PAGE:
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Leaf wrapIn May 2008, after a long walk in the jungle, we decided, Jun, Tid, and myself to prepare and cook rice made in bamboo, and in a method that was commonly used for centuries, before being forced out, giving way to common and modern methods used today.

I was quite excited to try this out, as I couldn’t really picture the scene without a saucepan, or another similar device, and I didn't want to ask too many questions - as this would have ruined the surprise.

 

 

Searching for the appropriate bamboo

Jun started to look for a suitable bamboo leaf (culm). According to him, the ideal leaf is one with long sections - and as chunky as possible in order to resist the fire until the rice is finally cooked.

 

Cutting the bamboo

He did, after a couple of minutes find a nice one. There is a prevalent use among farmers in southern Thailand of the Meed-Nore ( มีดงอ - mêet ngor), a curved blade, with an elongated round handle made of wood, and very effective once you get used to it.

 

Choosing the leaves

The leaves are for making the rice bundles and they should be young and fresh. For the wrapping ( ใบเหร็ด - bai hăy ) on this occasion, we used leaves from a ginger type plant. The use of banana leafs ( ใบตอง - bai dtong ) is more common though.

  

Placing the rice on the leaf

The rice is placed on the leaves after rinsing, and the process of wrapping starts. It may look simple but if you tie them more than necessary, you end up with fissures. There has to be enough space left around the bundles for the water as well. Jun told us that he had to practice a couple of times before getting it right. So, don't rush things on your first attempt if you decide to try this.

 

 

Wrapping the rice

 

Wrapping the rice

 

When the bundles are ready, they are inserted into the bamboo and the size of it will decide the amount of rice/bundles you can place inside.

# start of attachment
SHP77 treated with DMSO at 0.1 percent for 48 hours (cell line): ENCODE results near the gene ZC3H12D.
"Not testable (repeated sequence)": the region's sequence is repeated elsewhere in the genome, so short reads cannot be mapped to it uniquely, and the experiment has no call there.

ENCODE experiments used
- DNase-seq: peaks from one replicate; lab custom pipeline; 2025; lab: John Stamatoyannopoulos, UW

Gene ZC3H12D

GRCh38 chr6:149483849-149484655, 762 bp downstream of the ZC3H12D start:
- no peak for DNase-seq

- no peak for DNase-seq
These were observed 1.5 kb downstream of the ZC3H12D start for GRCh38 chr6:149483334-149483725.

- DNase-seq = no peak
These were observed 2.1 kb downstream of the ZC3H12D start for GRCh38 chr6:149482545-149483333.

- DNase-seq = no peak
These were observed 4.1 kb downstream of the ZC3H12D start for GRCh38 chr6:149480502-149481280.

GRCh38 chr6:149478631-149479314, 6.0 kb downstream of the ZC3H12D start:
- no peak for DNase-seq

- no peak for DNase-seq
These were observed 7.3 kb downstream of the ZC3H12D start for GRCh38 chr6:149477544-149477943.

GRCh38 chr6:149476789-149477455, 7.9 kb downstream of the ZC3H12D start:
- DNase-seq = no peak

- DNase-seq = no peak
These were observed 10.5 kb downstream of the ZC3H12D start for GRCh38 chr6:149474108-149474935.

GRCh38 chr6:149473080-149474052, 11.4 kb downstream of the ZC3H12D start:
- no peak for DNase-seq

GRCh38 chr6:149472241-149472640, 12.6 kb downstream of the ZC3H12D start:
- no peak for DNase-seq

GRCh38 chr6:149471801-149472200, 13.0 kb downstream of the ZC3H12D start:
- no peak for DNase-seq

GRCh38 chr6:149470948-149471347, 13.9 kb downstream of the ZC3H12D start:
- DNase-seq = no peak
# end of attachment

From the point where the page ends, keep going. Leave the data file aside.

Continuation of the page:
Folding the leaf

Adjusting the bundle

Inserting the bundles

 

Pouring water

Water is added and the bamboo tube is placed on low fire. The way to do this can differ from person to person - some place the bamboo directly in the coal, some on the side like here. To my surprise the rice was done before the fire could destroy the entire bamboo.

 

On the flames

 The bamboo is rotated now and then just to make sure is evenly heated / burned.

 

Splitting the bamboo

When it's ready, experience will tell you that, the bamboo is split in two revealing the bundles, now in olive green.

 

Rice in leafs

Rice in leafs

The rice is excellent! It has a subtle flavour from the bamboo and the fresh leaves, and possesses a distinctive taste of freshness and cleanliness.

 

The chicken was excellent

As everybody seemed satisfied and happy, it was time to relax, and of course, make some jokes!

- Pictures from this article can also be seen in the Gallery section.

 


  • Special thanks to ประยูน จันทร์หนู ( Prayoon Junnau - Jun ), เสนาะ อินทรสาคร ( Sanor Intrasakon - Tid ) and all the others that helped that day.

 

Further Reading:
- Ancient Chamorro Society by Lawrence J. Cunningham (ISBN-10: 1880188058).